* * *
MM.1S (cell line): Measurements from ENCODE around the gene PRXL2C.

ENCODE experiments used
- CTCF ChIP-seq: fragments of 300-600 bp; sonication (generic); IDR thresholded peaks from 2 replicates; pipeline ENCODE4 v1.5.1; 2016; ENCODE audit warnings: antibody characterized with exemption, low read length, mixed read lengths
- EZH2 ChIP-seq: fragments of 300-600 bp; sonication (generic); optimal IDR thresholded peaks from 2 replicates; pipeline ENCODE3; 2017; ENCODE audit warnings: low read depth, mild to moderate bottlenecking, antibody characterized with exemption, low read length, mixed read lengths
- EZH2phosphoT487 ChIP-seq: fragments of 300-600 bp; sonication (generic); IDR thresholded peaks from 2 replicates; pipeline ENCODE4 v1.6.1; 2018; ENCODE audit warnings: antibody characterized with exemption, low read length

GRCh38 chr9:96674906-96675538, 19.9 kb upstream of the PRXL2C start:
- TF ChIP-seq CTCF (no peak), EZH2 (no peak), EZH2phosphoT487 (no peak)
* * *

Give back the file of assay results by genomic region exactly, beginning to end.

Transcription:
MM.1S (cell line): Measurements from ENCODE around the gene PRXL2C.

ENCODE experiments used
- CTCF ChIP-seq: fragments of 300-600 bp; sonication (generic); IDR thresholded peaks from 2 replicates; pipeline ENCODE4 v1.5.1; 2016; ENCODE audit warnings: antibody characterized with exemption, low read length, mixed read lengths
- EZH2 ChIP-seq: fragments of 300-600 bp; sonication (generic); optimal IDR thresholded peaks from 2 replicates; pipeline ENCODE3; 2017; ENCODE audit warnings: low read depth, mild to moderate bottlenecking, antibody characterized with exemption, low read length, mixed read lengths
- EZH2phosphoT487 ChIP-seq: fragments of 300-600 bp; sonication (generic); IDR thresholded peaks from 2 replicates; pipeline ENCODE4 v1.6.1; 2018; ENCODE audit warnings: antibody characterized with exemption, low read length

GRCh38 chr9:96674906-96675538, 19.9 kb upstream of the PRXL2C start:
- TF ChIP-seq CTCF (no peak), EZH2 (no peak), EZH2phosphoT487 (no peak)